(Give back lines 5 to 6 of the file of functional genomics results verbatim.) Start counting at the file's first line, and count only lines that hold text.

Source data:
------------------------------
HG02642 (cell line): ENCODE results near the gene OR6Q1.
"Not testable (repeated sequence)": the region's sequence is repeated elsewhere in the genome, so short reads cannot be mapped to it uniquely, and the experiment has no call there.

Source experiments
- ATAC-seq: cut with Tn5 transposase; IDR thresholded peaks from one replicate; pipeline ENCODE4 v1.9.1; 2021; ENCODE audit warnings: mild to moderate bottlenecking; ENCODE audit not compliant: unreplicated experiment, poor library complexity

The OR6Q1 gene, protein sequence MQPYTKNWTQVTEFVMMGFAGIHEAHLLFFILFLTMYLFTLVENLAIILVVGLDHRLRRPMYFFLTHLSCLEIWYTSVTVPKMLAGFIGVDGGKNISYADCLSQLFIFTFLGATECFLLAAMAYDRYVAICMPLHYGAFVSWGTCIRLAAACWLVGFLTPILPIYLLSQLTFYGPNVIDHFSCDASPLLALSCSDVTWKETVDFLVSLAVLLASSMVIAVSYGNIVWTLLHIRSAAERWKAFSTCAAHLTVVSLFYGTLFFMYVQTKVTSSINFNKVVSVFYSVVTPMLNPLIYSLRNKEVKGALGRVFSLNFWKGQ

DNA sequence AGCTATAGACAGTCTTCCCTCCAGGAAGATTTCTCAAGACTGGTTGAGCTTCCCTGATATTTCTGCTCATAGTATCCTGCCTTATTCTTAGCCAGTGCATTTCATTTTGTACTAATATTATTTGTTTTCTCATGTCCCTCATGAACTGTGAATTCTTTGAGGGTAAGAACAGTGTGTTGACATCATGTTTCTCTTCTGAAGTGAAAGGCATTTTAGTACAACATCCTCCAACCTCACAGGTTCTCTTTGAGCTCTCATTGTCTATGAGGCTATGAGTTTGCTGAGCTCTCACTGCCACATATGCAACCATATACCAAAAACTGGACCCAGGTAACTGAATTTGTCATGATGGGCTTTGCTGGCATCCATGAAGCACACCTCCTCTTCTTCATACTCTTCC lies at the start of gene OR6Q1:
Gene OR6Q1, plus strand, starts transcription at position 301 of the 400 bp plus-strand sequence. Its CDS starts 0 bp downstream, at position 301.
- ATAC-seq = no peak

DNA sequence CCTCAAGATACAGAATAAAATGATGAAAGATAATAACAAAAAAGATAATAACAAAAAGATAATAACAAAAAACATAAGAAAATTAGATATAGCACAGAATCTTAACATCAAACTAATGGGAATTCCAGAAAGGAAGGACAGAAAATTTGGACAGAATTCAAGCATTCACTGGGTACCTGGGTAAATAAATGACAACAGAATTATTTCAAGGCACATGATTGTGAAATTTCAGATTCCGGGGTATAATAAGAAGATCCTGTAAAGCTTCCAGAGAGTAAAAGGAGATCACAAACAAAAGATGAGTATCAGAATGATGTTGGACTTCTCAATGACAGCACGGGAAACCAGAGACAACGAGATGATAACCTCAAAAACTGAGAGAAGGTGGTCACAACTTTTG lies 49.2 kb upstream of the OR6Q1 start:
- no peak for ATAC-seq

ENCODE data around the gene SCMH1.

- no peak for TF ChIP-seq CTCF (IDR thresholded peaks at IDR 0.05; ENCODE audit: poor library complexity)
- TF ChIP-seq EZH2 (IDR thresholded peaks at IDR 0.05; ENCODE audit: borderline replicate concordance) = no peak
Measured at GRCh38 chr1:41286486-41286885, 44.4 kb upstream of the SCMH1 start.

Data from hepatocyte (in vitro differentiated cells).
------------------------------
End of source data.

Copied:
The OR6Q1 gene, protein sequence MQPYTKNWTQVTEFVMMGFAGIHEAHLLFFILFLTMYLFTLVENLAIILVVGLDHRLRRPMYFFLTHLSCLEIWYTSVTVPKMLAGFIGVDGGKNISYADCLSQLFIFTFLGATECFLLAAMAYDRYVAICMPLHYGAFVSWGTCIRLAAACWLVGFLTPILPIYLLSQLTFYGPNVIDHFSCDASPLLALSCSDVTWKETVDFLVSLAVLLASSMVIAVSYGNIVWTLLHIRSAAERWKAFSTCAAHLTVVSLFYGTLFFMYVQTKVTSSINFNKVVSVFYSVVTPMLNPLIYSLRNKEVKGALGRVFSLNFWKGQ

DNA sequence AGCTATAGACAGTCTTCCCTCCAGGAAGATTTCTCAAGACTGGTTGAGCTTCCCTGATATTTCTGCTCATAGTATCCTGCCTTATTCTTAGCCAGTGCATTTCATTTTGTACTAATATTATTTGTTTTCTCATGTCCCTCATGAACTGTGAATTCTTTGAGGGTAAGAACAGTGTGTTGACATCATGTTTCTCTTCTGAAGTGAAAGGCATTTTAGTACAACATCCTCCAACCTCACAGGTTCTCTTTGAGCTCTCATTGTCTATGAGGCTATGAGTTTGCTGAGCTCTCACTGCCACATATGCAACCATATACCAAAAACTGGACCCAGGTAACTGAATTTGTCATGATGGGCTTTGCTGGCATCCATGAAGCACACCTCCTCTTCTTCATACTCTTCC lies at the start of gene OR6Q1: